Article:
Tell us about your background.
I studied Computer Science as an undergraduate at Carnegie Mellon University. After graduation, I started working at a Technology Design Firm called MAYA Design in Pittsburgh. During that time I also got an MBA from Point Park University. After 9 years of working as both a Computer Scientist and Interaction Designers helping the department of defense as well as fortune 500 companies design innovative products + services, I decided to leave everything behind to attend the Rhode Island School of Design to study art and design.
Name some people, artists, artistic genres, etc. that have been influential in your work.
Most directly Yong Joo Kim (Jewelry Artist), David Gersten (Architect), Paul Pangaro (Theorist), Peter Lucas (Cognitive Scientist), and Thomas Ockerse (Graphic Designer). Through them I became very much interested in the big names like Buckminster Fuller, Leonardo Da Vinci, Shakespeare, and Bach. I think I was subconsciously influenced by Ray + Charles Eames. These days I’m looking into Jiri Kylian, Isamu Noguchi, Oscar Wilde, Uta Hagen, and Andrei Tarkovsky.
Where and how do you get your ideas?
Ideas come from everywhere for me. I know this sounds cliche, but it’s true. The “how”, I think, is more interesting to talk about. When people talk about “how”, most of the times they talk about methods,
but the world’s greatest methods won’t do you any good without the attitude that is conducive to turning everyday experiences into inspirations. This is something I’ve only recently come to realize.
It’s actually very simple, yet not so easy to practice. It’s basically to never assume you know anything, and then to trust that there’s value in acting on that belief: to be both humble and courageous at the same time.
As an Asian person, I’ve always been told that I need to be humble. But for most of my life, I think I’ve confused being humble with being nice or polite. Being humble means proactively assuming that other
people or other things are infinitely more nuanced and interesting than I can ever imagine, that no matter how much I think I know about them, that it is insufficient and incomplete. I have realized that,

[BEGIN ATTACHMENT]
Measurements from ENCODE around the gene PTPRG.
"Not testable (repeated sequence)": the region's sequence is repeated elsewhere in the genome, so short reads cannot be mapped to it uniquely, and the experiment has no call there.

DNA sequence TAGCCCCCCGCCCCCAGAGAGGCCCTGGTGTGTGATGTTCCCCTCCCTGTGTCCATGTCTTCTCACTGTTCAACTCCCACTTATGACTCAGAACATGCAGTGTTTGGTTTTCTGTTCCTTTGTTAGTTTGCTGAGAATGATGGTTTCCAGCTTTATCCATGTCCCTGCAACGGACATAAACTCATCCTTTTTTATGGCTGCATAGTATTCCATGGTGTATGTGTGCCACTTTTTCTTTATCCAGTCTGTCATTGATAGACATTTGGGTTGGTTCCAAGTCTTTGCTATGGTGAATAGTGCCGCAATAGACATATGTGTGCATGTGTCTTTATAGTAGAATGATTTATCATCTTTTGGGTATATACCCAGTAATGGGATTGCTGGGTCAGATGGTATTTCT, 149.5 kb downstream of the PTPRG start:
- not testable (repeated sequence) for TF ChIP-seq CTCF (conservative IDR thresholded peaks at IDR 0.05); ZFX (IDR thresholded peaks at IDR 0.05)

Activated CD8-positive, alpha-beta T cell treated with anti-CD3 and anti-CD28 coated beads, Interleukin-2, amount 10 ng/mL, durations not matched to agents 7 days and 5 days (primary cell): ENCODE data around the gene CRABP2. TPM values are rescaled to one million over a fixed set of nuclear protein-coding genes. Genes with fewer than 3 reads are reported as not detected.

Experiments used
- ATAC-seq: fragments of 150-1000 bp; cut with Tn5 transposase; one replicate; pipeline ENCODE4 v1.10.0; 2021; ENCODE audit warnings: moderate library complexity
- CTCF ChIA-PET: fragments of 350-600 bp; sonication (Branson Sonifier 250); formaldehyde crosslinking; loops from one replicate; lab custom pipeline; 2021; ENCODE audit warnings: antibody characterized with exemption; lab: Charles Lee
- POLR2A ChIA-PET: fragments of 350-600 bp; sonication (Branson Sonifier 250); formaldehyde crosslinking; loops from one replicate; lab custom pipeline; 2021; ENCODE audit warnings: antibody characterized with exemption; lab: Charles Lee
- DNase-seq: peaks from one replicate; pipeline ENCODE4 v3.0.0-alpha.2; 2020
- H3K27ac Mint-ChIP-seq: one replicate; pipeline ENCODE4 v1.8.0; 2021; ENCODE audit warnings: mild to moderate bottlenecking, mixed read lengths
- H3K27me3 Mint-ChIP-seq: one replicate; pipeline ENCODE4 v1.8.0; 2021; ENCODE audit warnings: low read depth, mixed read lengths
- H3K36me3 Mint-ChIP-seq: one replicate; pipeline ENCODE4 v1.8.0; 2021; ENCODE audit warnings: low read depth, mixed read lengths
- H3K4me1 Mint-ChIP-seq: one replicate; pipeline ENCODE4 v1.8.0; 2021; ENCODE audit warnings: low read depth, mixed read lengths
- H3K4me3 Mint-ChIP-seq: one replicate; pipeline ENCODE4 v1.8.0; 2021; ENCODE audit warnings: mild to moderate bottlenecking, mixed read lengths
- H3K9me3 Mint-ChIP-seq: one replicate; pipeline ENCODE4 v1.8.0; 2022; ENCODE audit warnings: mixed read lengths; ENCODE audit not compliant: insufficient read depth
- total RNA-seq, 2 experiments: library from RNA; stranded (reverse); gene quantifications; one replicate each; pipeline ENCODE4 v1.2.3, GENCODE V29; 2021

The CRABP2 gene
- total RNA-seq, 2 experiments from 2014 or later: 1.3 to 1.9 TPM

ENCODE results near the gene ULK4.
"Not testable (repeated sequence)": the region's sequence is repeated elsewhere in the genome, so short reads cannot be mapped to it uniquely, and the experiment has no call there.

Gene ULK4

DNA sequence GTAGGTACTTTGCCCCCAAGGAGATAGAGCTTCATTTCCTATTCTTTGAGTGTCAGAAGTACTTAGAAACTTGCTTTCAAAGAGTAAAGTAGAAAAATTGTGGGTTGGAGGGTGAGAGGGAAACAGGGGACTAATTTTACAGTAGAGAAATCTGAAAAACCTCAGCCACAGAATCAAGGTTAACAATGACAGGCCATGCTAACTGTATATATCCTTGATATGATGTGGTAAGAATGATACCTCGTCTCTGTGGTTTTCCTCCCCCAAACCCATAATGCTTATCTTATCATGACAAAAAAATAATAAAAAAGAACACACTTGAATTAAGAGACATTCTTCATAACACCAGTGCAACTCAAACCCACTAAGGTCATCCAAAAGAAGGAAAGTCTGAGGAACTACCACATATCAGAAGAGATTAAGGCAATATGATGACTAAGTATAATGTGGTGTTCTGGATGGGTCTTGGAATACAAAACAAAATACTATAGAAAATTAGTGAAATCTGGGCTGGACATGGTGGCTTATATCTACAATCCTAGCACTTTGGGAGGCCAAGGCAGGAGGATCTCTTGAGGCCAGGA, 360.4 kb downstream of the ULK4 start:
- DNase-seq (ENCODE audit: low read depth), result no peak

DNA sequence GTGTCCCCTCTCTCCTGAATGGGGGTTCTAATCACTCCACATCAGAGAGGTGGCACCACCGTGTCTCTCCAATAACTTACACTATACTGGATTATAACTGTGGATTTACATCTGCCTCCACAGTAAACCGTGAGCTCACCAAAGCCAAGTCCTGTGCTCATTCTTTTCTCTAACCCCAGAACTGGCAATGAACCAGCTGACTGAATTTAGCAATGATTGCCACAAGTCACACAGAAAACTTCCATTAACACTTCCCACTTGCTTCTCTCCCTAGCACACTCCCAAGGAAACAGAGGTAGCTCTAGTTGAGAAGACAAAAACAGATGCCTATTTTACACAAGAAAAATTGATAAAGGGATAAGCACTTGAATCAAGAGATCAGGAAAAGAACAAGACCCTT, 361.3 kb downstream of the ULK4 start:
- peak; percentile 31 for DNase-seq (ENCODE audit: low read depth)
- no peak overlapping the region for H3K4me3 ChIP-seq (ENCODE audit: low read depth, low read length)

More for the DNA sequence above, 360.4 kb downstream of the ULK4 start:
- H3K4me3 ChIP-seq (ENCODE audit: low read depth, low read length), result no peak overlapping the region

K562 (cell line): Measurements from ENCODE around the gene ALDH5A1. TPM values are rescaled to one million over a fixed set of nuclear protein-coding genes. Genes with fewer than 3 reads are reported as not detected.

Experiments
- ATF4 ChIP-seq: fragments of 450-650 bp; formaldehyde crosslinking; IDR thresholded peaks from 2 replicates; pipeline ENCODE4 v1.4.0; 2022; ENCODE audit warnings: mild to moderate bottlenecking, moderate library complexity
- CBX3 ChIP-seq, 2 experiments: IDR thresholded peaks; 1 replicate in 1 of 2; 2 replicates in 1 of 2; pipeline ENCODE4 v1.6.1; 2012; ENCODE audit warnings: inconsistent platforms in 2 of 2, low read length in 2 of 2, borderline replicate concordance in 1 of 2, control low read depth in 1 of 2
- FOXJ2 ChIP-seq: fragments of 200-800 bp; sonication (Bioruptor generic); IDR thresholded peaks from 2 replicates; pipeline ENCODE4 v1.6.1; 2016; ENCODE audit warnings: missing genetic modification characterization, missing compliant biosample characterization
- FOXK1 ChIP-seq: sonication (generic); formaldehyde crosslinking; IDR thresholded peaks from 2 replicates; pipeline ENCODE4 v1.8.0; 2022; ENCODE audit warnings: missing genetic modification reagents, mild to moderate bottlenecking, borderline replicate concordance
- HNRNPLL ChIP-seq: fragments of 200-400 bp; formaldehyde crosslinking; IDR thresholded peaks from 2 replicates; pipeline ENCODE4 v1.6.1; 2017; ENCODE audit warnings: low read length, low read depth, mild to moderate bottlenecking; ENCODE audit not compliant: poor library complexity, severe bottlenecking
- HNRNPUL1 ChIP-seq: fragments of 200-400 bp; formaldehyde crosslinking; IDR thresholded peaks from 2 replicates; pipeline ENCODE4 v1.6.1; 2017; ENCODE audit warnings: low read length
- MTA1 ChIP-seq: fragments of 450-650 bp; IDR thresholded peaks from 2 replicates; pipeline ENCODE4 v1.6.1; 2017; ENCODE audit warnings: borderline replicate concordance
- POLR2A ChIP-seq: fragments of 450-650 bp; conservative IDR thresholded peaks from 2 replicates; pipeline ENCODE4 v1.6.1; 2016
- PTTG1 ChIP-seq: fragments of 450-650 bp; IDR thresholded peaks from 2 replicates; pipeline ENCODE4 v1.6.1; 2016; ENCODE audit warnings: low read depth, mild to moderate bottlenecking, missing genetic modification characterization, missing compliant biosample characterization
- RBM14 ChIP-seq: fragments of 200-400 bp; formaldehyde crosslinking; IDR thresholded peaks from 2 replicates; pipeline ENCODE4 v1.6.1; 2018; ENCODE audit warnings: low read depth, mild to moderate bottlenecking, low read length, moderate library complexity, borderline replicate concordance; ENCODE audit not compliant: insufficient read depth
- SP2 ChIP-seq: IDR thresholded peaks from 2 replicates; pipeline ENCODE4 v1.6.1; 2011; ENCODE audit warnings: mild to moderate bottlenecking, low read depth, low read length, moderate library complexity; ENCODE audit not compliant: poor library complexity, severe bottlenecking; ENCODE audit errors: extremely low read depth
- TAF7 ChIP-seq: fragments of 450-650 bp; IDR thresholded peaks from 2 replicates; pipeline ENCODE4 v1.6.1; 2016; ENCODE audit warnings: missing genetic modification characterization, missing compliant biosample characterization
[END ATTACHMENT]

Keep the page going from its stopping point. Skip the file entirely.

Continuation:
without humility I am basically walking around blind.
I’ve also heard that I should be courageous, but I think I’ve confused being courageous with being aggressive. There are countless number of times during the course of a single day when something tells me I should do something, or that there’s something interesting about something someone said or something I just saw, yet I convince myself I don’t need to do anything or that these feelings are insignificant. Courage is what allows you to not let your self-conscience convince you toward inaction. If you follow those seemingly mundane instincts, the whole world opens up to you in magical ways.
What materials do you work with? Describe your technical processes.
I work mostly with wood, digital bytes, photographic images, type, and my body. The technical processes vary greatly across media, so I don’t know if I could really describe them all here. But the underlying principle is same: I empathize with them as much as I can.
What do you find to be the most challenging part of being creative? What is the best part of being creative?
I hate that word: creative. I don’t feel like I am particularly creative. I’m not sure if I ever really create anything. A better description of what I do is that I make things. I make relationships between things. I try to empathize and to understand my materials such that I can make relationships among them that I believe to be meaningful and sustainable.
In this process, the challenging part is doing so in an honest way. This is difficult, because it’s not always obvious that I’m not being honest or if I am, then if it is being clearly communicated.
The best part of the process is that you get to empathize with both yourself and others simultaneously. You feel more connected to yourself and also others through this process. You gain a source of
trust, love, and hope. You find meaning in life, it gives you a reason to keep living.
What advice would you give to someone seeking advice about being an artist?
I don’t do advice. I don’t know if I’m qualified to give advice. If I were to say anything, it’d be to simply trust yourself, and to never let anyone convince you that you’re crazy.
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